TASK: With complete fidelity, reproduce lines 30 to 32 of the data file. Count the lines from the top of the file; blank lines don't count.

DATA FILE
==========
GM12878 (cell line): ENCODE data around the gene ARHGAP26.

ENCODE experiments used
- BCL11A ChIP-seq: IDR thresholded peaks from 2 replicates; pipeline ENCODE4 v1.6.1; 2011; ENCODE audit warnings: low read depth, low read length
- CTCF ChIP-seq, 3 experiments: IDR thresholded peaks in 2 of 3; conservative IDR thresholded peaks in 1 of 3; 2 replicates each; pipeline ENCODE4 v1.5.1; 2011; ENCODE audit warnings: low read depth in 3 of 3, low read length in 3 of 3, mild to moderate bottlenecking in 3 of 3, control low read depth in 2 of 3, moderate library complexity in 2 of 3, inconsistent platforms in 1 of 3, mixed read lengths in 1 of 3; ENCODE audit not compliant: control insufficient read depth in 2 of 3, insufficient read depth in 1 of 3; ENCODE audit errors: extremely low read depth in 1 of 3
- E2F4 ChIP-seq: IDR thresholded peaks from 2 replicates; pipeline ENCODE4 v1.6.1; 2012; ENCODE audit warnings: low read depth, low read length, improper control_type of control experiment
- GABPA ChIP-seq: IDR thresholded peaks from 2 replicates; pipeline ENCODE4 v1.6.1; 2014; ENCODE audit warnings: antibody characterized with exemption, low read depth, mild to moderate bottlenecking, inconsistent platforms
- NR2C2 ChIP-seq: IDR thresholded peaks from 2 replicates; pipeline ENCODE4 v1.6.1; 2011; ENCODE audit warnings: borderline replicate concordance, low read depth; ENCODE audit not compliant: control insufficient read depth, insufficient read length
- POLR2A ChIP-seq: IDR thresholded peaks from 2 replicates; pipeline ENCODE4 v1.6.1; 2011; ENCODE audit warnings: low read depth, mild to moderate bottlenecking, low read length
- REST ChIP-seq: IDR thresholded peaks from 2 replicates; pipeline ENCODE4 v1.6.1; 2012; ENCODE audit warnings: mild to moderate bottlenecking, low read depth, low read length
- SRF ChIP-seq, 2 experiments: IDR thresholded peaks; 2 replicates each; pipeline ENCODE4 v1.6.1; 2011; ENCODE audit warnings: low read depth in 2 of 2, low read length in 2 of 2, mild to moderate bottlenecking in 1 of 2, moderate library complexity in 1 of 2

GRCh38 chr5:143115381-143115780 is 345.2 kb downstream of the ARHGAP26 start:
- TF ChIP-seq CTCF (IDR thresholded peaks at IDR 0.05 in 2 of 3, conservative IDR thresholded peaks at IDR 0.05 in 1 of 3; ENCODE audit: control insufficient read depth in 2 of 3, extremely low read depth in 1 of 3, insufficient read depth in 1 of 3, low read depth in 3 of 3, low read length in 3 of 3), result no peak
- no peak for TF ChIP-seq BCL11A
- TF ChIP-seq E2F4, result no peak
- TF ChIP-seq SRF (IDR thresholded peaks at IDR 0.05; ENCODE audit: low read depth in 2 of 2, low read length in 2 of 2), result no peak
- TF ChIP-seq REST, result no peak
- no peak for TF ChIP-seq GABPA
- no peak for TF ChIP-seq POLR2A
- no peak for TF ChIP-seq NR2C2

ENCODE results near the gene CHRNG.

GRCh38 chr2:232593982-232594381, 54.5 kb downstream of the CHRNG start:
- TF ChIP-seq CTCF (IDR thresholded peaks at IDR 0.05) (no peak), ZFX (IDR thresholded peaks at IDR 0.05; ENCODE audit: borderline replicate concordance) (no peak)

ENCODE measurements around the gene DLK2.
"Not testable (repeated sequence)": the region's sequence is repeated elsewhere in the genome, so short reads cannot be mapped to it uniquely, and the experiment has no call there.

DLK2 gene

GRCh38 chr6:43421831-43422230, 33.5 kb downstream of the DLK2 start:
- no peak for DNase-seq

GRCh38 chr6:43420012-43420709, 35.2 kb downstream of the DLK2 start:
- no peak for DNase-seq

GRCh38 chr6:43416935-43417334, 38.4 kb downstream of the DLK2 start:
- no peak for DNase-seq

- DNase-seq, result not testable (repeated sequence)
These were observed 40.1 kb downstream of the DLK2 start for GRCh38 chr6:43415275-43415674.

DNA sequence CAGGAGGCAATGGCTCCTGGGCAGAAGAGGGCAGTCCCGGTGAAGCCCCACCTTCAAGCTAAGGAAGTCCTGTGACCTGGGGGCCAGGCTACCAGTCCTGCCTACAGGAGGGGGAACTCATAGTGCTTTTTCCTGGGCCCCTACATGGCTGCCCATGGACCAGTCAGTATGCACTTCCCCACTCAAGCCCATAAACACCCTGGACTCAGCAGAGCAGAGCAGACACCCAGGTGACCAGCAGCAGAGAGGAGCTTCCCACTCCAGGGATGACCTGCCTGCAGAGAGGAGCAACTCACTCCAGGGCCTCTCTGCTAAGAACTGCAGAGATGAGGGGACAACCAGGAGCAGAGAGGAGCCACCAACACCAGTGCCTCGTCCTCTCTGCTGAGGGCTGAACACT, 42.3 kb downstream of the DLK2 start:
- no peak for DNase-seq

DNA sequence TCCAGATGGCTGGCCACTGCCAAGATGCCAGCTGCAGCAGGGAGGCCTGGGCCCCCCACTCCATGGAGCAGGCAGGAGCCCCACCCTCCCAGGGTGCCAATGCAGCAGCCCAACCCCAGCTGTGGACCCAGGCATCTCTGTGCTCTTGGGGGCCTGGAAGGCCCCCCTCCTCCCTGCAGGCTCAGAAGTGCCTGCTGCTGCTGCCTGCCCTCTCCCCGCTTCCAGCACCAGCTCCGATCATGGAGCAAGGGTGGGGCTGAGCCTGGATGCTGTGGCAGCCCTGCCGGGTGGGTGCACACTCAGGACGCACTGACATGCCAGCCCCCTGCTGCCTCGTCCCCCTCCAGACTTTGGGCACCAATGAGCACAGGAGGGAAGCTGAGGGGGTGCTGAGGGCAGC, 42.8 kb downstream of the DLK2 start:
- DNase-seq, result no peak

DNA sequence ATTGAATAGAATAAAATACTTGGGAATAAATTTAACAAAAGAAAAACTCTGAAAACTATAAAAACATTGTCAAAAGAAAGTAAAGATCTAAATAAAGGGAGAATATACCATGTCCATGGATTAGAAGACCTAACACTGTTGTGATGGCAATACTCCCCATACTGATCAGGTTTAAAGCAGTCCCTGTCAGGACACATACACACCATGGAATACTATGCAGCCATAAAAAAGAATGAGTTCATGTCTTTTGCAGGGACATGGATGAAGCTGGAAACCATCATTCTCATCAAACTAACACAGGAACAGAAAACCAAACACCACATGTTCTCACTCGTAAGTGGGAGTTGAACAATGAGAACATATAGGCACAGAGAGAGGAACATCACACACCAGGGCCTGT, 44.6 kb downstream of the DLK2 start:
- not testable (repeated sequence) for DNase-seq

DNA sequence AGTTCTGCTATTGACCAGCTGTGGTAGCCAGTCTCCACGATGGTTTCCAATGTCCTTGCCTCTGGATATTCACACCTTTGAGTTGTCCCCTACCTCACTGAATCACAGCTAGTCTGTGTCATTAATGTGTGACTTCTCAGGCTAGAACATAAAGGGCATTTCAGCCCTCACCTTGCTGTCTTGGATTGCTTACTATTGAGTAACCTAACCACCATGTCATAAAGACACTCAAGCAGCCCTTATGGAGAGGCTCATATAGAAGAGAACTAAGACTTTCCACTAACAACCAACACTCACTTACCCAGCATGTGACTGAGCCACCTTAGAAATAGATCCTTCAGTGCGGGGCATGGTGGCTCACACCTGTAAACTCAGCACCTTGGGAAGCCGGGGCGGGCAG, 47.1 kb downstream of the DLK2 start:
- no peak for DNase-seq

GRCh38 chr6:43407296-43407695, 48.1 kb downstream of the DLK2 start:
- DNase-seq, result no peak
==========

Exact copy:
GRCh38 chr6:43416935-43417334, 38.4 kb downstream of the DLK2 start:
- no peak for DNase-seq

- DNase-seq, result not testable (repeated sequence)